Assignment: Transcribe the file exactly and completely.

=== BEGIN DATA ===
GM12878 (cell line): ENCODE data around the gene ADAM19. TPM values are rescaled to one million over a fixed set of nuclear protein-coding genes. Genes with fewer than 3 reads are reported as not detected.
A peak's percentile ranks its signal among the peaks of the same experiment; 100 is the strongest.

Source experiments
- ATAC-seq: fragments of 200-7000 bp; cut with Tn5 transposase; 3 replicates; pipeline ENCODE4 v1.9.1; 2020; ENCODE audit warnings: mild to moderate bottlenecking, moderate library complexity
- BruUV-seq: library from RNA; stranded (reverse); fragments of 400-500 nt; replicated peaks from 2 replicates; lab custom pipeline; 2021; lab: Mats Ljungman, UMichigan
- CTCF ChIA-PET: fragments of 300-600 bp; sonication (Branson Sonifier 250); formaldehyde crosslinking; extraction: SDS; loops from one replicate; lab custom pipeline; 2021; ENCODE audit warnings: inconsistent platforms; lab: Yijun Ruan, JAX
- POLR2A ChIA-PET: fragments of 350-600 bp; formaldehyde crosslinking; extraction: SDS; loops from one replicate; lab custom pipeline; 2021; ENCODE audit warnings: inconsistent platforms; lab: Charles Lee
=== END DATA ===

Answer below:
GM12878 (cell line): ENCODE data around the gene ADAM19. TPM values are rescaled to one million over a fixed set of nuclear protein-coding genes. Genes with fewer than 3 reads are reported as not detected.
A peak's percentile ranks its signal among the peaks of the same experiment; 100 is the strongest.

Source experiments
- ATAC-seq: fragments of 200-7000 bp; cut with Tn5 transposase; 3 replicates; pipeline ENCODE4 v1.9.1; 2020; ENCODE audit warnings: mild to moderate bottlenecking, moderate library complexity
- BruUV-seq: library from RNA; stranded (reverse); fragments of 400-500 nt; replicated peaks from 2 replicates; lab custom pipeline; 2021; lab: Mats Ljungman, UMichigan
- CTCF ChIA-PET: fragments of 300-600 bp; sonication (Branson Sonifier 250); formaldehyde crosslinking; extraction: SDS; loops from one replicate; lab custom pipeline; 2021; ENCODE audit warnings: inconsistent platforms; lab: Yijun Ruan, JAX
- POLR2A ChIA-PET: fragments of 350-600 bp; formaldehyde crosslinking; extraction: SDS; loops from one replicate; lab custom pipeline; 2021; ENCODE audit warnings: inconsistent platforms; lab: Charles Lee